Nicholas Davidson

Who can you rely on, and who can rely on you?

Nicholas talked about the fact that in business, we place a huge amount of reliance on people to do their jobs properly, and they rely on us to do the same thing. But how often is that trust and reliance misplaced? How can we know who we can reply on?

At Pike River, two of the three planks that people rely on to support good workplace safety – unions and regulators – were effectively missing, he says.

There was a union operating at the mine. But its influence had been severely undermined by New Zealand’s industrial legislation and the antagonistic attitude of the company’s management. The union was weak and only acted once to take the men out of the mine – despite the obvious danger.

The second plank that offered no real support was the legislative environment and the regulator, he says. Over two decades New Zealand’s mines inspectorate service had become so run down it was effectively neutralised by the time of the accident. As a result, the “umbrella of protection” people might expect the regulator to provide simply didn’t exist.

That meant the only plank left supporting safety at the mine was the company, and as events showed the company couldn’t be relied on either.

Who was up to the job?

By the time of the accident Pike River was well behind on its production targets and was under considerable financial pressure. And for a variety of reasons there were a number of people working at the mine that really weren’t up to the job.

For example, at the time of the explosion, the person running the hydro-mining operation at Pike River was George Mason. Mr Mason had never been a hydro-miner and was not properly qualified to run this potentially dangerous process. He had been out of the mining industry for 12 years, and had previously been criticised in reports into two separate mining disasters at Australia’s Moura mine in 1986 and 1994.

Nicholas Davidson Talking At Seminar

Mr Mason should never have been in this position, Nicholas says. He shouldn’t have been appointed to it by Pike River’s management. And the company’s directors shouldn’t have accepted assurances Mr Mason was “qualified” for this pivotal job without probing further to confirm he really was up to the task.

“World-class” safety systems never properly used

Nicholas says that in his view one of the things that stood out about Pike River was that on paper its safety systems were world-class. It also had a well-qualified health and safety manager. No doubt this would have been reassuring for the board and the management team.

Trouble was, these safety systems were never properly used. For example, there were more than 1000 incidents reported at the mine – some of them serious and including gas issues. However, only five investigation reports were ever completed. The vast majority of incident reports were closed off uninvestigated.

The company’s Health and Safety Manager Neville Rockhouse didn’t have the support he needed from management to do his job properly. In fact, Mr Rockhouse was so over-worked that one of his colleagues told the Royal Commission she used to worry that he might have a heart-attack any day.

Reliance on “form” over substance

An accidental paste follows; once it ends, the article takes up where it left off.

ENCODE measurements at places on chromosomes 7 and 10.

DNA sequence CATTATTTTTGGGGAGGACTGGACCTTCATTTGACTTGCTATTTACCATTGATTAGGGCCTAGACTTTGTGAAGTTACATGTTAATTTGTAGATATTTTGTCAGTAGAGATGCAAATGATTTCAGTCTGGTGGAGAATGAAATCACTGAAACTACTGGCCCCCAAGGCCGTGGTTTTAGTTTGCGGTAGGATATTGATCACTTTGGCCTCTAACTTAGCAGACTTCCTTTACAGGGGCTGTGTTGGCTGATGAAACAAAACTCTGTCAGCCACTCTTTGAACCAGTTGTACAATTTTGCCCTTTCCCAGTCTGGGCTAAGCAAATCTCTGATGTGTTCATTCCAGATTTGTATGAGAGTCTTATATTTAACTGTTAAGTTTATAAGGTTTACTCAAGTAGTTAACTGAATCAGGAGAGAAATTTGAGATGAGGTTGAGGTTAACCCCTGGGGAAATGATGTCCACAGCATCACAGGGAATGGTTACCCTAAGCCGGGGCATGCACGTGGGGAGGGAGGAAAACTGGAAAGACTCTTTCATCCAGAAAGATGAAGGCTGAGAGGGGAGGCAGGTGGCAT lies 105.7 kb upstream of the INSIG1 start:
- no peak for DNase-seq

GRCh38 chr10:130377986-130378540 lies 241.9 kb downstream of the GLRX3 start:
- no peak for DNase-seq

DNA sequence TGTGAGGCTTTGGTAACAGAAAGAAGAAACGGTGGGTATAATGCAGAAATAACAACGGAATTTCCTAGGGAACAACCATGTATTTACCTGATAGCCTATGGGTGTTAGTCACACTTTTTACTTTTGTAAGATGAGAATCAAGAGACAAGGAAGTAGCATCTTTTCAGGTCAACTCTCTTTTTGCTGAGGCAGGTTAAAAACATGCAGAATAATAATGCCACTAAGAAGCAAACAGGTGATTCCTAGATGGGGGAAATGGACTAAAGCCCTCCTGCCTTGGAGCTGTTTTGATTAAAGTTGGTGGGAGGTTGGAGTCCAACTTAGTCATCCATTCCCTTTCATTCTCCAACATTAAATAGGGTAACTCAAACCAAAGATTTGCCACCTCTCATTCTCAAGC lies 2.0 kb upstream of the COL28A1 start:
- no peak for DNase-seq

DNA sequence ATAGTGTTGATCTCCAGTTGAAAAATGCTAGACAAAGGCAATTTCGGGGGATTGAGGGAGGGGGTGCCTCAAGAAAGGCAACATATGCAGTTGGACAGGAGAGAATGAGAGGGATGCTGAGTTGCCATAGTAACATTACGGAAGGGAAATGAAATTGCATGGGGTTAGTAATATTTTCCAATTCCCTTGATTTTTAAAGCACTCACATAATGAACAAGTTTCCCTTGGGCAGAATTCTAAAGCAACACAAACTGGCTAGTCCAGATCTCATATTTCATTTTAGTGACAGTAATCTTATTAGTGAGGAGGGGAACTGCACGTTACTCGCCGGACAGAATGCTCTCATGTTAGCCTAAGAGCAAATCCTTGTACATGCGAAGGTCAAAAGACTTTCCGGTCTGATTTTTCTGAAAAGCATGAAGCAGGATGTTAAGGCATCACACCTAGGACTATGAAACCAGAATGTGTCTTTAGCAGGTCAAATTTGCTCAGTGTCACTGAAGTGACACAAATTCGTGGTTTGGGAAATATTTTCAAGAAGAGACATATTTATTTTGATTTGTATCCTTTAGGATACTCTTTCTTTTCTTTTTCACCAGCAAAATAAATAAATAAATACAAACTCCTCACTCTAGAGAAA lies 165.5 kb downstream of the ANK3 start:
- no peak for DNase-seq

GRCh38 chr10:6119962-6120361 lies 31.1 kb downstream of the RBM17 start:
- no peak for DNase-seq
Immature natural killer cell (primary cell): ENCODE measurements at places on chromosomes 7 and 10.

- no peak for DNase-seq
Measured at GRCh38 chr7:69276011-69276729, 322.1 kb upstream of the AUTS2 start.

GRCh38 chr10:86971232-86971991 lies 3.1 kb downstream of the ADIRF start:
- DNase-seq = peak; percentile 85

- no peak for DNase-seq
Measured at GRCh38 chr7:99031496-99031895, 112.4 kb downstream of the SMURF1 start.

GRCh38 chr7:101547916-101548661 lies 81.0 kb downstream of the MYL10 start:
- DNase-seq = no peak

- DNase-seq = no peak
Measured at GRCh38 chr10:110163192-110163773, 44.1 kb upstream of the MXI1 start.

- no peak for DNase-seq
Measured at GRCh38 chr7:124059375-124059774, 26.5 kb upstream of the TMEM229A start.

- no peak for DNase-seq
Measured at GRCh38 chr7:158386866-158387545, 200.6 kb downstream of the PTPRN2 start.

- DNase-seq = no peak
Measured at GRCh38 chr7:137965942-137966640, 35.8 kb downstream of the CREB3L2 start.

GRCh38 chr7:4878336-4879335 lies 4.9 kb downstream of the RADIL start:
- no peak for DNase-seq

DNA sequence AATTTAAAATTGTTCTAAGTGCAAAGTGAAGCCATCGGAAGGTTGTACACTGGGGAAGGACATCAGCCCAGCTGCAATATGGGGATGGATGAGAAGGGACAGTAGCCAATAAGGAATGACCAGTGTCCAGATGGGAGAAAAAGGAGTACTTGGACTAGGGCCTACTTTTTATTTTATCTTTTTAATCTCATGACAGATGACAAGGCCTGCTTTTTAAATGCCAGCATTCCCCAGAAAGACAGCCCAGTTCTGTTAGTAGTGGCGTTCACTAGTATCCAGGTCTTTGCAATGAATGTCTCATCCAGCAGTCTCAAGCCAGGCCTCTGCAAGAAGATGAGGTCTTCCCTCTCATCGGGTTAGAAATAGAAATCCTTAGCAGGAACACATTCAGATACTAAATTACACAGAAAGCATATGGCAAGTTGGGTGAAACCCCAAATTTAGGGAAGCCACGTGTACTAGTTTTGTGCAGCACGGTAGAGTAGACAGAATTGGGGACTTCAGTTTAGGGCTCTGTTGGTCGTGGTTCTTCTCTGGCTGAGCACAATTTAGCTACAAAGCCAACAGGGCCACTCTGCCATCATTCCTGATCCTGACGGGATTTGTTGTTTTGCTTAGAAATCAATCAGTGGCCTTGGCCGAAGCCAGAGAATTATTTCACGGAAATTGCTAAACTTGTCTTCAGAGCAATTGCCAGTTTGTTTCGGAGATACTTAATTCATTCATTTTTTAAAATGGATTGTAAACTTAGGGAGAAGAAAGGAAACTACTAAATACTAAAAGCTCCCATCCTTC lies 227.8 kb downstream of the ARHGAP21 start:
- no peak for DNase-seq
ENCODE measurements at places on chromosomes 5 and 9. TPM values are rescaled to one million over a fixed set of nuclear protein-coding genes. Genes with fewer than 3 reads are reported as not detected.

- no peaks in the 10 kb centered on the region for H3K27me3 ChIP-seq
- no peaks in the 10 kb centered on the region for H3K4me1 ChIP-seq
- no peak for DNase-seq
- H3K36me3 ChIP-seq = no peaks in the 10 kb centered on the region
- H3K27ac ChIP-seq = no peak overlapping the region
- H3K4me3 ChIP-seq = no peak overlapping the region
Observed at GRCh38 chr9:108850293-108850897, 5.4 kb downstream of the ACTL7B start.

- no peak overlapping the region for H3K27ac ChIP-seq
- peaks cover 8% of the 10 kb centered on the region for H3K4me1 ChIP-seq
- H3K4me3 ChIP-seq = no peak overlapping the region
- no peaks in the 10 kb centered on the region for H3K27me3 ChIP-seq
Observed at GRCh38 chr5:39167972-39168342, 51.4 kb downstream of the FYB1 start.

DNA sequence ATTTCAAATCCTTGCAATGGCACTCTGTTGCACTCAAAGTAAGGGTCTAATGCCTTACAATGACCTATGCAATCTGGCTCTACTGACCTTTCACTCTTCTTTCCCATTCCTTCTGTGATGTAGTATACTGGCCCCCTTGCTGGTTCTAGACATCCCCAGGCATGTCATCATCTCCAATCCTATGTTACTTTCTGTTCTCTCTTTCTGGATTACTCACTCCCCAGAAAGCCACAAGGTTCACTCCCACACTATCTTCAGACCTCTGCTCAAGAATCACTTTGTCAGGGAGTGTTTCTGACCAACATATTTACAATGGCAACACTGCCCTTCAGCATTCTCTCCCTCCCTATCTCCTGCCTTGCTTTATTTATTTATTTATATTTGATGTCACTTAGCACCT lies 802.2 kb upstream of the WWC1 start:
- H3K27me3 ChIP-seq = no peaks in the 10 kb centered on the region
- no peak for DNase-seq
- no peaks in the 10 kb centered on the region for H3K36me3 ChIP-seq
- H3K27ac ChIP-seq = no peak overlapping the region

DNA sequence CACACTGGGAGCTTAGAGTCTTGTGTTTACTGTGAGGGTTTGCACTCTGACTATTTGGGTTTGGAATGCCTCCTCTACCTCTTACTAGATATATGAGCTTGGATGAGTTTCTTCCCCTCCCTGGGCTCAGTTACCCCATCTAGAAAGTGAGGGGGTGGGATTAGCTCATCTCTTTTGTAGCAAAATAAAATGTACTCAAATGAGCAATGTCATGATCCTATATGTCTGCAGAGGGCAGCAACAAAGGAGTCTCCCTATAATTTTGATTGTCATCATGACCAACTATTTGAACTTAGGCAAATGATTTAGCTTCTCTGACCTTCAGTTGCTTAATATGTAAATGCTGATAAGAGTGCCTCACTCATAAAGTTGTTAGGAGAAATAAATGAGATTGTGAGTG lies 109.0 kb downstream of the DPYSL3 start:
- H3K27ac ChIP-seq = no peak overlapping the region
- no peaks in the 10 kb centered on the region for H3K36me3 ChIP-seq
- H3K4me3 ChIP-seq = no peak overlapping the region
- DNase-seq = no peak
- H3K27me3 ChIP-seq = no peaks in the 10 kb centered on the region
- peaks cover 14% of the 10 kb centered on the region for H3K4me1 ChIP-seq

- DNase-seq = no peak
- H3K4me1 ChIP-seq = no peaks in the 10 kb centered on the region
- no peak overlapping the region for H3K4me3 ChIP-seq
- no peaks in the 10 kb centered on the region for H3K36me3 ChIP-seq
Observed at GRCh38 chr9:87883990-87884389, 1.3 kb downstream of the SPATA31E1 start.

Nicholas says the company’s focus on forms and form-filing masked the fact that action wasn’t being taken about the serious problems written about in the forms. This reliance on form over substance meant the company’s safety systems were of no real comfort to the board of directors at all.

Hazards at the mine were never properly assessed. Management never identified a major explosion as a potential risk. The worst case scenario was one they never thought about – let alone prepared for.

"Management never identified a major explosion as a potential risk."

Warning signs were not treated seriously enough. In a report to the board weeks before the explosion, Mine Manager Doug White described gas spikes as more of a nuisance than a risk.

The role of directors

Nicholas says Pike River’s directors argued that the role of a board is to engage the right people to run the company, then to let those people get on with the job. They likened this arrangement to the political separation seen in most western countries between Church and State.

But the board charter of most companies requires directors to actively work to ensure management is doing its job, he says. The Royal Commission was also clear that directors can’t take a position that once they’ve hired suitably qualified people they have no further responsibilities. “They remain in the game,” Nicholas says.

The directors said workers and managers had opportunities to talk to board members about their concerns at social events, but never took up this opportunity. However, Nicholas says it’s not enough for directors to rely on people to bring problems to them. Boards need to be hunting out the issues themselves, to be critically assessing the situation and to seek independent advice where needed.

Directors need to get down into the “pit”

Nicholas says that for boards to be able to get to grips with the issues, some directors must have operational knowledge. This is particularly important in highly technical and risky environments like underground mines. However, none of Pike River’s directors had experience working in or managing an underground mine. That meant they did not know the questions to ask or how to assess the information on safety that they were receiving.

Being a director is about leadership, Nicholas says. And leadership requires directors to “get down into the pit” – to question and probe, and get independent advice where necessary so they can be sure they really know what’s going on.

The Pike River directors never did this in an effective way – which is why they never saw the accident coming.

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